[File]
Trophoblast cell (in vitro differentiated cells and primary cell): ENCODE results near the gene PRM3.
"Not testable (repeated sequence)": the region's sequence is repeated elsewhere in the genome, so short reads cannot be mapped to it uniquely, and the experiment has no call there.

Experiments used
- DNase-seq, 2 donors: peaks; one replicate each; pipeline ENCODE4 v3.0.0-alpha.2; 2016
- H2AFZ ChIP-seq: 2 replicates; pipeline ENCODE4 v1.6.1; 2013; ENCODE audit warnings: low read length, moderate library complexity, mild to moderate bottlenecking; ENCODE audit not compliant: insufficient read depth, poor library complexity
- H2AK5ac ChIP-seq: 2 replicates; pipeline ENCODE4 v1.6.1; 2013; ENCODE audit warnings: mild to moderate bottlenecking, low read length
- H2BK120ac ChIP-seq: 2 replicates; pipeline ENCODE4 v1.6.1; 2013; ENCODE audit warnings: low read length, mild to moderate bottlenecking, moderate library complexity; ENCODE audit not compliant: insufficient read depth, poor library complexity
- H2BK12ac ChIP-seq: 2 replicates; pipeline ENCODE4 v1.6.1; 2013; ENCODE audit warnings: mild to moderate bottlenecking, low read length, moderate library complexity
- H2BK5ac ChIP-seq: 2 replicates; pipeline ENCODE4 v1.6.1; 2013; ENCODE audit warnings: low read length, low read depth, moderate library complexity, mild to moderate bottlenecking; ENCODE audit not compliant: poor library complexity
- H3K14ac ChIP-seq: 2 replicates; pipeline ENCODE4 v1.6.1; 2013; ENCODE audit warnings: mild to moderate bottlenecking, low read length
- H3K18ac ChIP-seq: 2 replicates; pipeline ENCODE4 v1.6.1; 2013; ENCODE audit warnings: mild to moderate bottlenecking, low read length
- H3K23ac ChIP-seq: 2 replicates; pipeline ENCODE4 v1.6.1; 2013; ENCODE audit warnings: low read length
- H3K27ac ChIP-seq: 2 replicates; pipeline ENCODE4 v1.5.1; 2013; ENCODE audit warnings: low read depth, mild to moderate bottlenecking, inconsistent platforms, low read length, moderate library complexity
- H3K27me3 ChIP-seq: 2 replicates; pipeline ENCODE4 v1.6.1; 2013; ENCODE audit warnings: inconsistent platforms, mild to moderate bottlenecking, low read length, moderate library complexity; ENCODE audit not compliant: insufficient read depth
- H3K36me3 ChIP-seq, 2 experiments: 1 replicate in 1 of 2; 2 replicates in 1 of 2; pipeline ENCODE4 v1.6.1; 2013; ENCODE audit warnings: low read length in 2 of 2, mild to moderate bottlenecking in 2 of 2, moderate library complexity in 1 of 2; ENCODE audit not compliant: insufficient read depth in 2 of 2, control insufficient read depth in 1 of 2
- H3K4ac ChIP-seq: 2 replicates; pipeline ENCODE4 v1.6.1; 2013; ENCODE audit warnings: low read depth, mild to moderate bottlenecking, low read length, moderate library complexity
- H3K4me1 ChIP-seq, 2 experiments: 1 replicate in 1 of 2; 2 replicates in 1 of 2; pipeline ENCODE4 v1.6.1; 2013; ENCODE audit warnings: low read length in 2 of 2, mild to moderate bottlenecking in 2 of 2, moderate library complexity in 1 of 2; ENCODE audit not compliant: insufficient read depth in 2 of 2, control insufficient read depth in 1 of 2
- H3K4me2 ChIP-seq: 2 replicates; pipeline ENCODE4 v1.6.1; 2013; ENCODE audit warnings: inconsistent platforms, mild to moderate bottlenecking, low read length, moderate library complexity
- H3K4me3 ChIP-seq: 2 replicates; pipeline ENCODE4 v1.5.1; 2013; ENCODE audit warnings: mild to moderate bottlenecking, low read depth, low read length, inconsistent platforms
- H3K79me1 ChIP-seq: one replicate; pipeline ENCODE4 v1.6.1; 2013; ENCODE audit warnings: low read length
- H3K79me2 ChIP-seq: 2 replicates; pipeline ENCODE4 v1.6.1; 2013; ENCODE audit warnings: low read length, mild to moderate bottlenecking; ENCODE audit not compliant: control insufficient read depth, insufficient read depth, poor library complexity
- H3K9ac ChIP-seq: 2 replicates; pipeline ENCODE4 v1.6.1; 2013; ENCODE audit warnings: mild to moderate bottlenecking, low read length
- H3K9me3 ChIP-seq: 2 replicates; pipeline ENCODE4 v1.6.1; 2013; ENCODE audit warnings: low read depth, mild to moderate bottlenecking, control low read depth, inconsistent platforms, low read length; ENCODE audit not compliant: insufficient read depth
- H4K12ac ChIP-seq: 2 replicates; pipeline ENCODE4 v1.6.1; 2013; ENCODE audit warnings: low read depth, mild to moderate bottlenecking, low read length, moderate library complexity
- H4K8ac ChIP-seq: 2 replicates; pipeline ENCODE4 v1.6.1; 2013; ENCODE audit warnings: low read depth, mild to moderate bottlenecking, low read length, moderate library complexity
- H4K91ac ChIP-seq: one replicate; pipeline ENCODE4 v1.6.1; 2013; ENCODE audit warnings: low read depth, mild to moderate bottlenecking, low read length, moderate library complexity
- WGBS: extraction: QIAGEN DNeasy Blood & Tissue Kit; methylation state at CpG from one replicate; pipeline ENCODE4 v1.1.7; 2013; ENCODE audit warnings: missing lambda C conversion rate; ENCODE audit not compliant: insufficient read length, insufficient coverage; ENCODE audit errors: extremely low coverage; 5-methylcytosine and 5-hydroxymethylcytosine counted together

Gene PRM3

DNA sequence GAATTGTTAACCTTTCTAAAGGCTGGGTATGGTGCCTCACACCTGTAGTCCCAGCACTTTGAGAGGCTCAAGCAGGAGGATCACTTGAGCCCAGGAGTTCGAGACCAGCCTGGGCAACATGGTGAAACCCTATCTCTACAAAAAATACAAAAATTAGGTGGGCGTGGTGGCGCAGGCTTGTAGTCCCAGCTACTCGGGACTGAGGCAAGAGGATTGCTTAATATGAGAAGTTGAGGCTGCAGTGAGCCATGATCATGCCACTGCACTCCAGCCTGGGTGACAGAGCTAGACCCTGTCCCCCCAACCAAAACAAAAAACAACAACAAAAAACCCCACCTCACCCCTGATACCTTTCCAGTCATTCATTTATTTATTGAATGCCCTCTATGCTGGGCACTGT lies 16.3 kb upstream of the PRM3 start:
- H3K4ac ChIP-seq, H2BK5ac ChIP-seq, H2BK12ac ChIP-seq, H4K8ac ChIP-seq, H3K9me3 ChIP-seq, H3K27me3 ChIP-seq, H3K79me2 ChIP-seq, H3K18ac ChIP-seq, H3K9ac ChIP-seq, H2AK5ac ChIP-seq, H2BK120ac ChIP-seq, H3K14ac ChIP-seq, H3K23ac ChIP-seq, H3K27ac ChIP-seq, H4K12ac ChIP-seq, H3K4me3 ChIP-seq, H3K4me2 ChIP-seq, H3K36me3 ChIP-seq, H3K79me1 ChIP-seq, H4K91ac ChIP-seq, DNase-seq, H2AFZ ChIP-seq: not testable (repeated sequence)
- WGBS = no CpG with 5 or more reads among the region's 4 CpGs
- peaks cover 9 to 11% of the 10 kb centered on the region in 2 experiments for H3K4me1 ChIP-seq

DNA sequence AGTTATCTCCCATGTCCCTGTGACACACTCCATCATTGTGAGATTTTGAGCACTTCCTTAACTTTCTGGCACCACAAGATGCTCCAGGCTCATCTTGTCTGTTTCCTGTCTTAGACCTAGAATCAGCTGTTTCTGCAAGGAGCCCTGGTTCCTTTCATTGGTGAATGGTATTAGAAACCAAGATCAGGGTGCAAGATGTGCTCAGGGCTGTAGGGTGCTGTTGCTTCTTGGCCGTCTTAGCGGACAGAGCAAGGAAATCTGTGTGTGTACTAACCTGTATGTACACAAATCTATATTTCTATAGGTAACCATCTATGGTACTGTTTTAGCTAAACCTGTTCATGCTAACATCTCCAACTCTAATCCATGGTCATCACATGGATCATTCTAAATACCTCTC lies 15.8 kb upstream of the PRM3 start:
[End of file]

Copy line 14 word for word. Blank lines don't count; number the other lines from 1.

- H3K27me3 ChIP-seq: 2 replicates; pipeline ENCODE4 v1.6.1; 2013; ENCODE audit warnings: inconsistent platforms, mild to moderate bottlenecking, low read length, moderate library complexity; ENCODE audit not compliant: insufficient read depth